Meet Niccolo Jose and Jen Horn. One is an artist and woodworker; the other, a community engagement consultant and staunch proponent for sustainable lifestyle. Together, they are forest conservation advocates and certified BFFs of the Best Friends of the Forest Movement (BFF Movement).
Faced with the combined threats of land development, logging activities, and mining projects in areas such as Palawan, Sierra Madre, Samar and Leyte, and Bukidnon and Misamis Oriental, the BFF Movement was launched last March 2018, to gather a community of young, action-oriented environmentalists, travelers, social entrepreneurs, and artists who aim to inspire people to be advocates of forest conservation and protection.
The Movement held its very first BFF Talks entitled Creation, Conservation, and Communities, with the BFFs, Niccolo and Jen, exploring their roles as creators in promoting and empowering environmental efforts.
Delving into this theme as the BFF representing the Arts & Culture passion point, Niccolo discusses how the power of art engages people in a personal way, helping raise awareness on environmental issues, and stirring the youth into action towards conservation and protection. To him, art is just one of the many extensions of his advocacy.
After all, being a woodworker and a conservationist may seem like two completely opposite things. Indeed, as being a woodworker requires the use of wood, which raises the question of where it is sourced or if a tree was felled for this very purpose.
But as a staunch practitioner of upcycling, all of Niccolo’s works are crafted from reclaimed wood — effectively bridging the gap between creation and conservation through this practice.
“I am very conscious of the material I use,” he explains. “I always use second-hand lumber from junk shops, fallen trees after typhoons, or even from old houses. At the same time, in my studio we practice zero waste. Nothing gets thrown out. Everything is used to the point that it’s a sawdust. But even then, the sawdust gets used for the vermiculture and also for the plant nursery,” Niccolo added.
Through the BFF Movement, Niccolo hopes to galvanize a new generation of advocates to take action.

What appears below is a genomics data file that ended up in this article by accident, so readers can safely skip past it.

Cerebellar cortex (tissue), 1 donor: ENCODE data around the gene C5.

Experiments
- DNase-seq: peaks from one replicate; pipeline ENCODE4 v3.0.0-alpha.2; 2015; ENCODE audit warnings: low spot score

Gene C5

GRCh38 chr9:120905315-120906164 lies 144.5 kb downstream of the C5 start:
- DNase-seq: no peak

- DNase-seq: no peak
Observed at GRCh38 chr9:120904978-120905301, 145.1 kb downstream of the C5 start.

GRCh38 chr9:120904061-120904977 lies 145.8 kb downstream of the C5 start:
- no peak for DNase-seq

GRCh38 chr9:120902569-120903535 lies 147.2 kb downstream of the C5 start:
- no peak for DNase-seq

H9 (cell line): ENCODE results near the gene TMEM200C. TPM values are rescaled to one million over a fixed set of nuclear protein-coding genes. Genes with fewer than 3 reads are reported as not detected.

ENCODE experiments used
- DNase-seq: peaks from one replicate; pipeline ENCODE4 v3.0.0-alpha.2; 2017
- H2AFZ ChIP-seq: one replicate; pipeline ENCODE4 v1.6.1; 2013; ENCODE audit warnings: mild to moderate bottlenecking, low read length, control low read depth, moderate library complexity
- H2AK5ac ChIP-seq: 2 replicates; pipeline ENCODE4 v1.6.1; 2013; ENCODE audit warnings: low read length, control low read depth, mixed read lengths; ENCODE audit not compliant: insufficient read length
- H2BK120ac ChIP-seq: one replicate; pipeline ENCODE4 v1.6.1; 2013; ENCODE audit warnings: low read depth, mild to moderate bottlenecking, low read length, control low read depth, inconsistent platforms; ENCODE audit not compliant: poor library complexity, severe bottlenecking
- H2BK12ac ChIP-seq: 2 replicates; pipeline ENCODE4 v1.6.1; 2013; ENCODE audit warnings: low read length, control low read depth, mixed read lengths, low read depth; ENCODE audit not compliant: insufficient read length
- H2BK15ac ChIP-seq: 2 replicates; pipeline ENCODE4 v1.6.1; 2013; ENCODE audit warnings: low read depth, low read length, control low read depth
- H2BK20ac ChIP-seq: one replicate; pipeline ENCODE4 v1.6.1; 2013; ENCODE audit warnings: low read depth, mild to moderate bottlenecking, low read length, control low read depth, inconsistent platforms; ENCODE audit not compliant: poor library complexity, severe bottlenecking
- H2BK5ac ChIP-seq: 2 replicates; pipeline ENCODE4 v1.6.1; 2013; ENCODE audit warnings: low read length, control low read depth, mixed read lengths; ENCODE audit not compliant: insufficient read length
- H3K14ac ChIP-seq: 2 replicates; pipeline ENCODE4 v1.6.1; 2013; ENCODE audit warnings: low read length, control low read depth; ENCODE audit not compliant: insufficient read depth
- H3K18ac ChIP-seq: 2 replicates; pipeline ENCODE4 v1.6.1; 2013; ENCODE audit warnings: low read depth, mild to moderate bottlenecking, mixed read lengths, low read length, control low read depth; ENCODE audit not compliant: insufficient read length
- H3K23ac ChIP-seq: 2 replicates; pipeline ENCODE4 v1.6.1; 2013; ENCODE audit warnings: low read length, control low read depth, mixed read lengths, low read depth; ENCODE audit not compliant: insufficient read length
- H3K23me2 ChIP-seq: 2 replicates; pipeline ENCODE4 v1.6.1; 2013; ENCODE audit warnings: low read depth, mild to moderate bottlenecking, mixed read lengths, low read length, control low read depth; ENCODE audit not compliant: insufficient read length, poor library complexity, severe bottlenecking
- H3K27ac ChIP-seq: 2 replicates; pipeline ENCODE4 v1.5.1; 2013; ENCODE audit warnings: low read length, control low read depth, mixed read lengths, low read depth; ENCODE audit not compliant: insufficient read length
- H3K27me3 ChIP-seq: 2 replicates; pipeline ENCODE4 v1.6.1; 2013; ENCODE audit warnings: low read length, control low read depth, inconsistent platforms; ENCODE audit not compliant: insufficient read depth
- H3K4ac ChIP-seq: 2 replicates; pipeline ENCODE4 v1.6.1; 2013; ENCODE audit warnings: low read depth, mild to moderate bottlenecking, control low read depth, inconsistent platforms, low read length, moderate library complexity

“For me, being a BFF is learning how to share your ideas, inspire people to be creative with what’s around them, and above all, to help people appreciate nature more.”
Meanwhile, for Jen Horn, the BFF Talks provided her with an avenue to discuss the growing role that social enterprises serve in promoting advocacies and raising awareness on social issues. After all, social entrepreneurship in its simplest terms is doing business for a cause. And while these causes may vary, most provide support to communities through initiatives that aim to develop a positive impact on social and environmental issues.
“Conservation is a community effort,” said Horn. Speaking of her experience as MUNI’s Chief Collaborator, Jen recounts her experiences working with social entrepreneurs and discusses how enterprises can serve as a platform for promoting advocacies. “We create events that connect communities — the conscious consumers and the mindful producers. We aim to provide a platform for more socially and environmentally mindful businesses who are creating products that have the people and the planet in mind.”
She concluded with an impassioned rallying call inviting the youth to take action.
“The objective of the Movement is to encourage sustainable change and inspire more people to take action for the environment and this can be achieved by building a community that supports each other, that can learn from each other, and share different ways on how we can live a more sustainable life and help protect the forests and the planet as a whole,”
What part will you play to save the forests? Take action now with the BFF Movement! For more information, log on to http://www.forestfoundation.ph/be-a-bff/.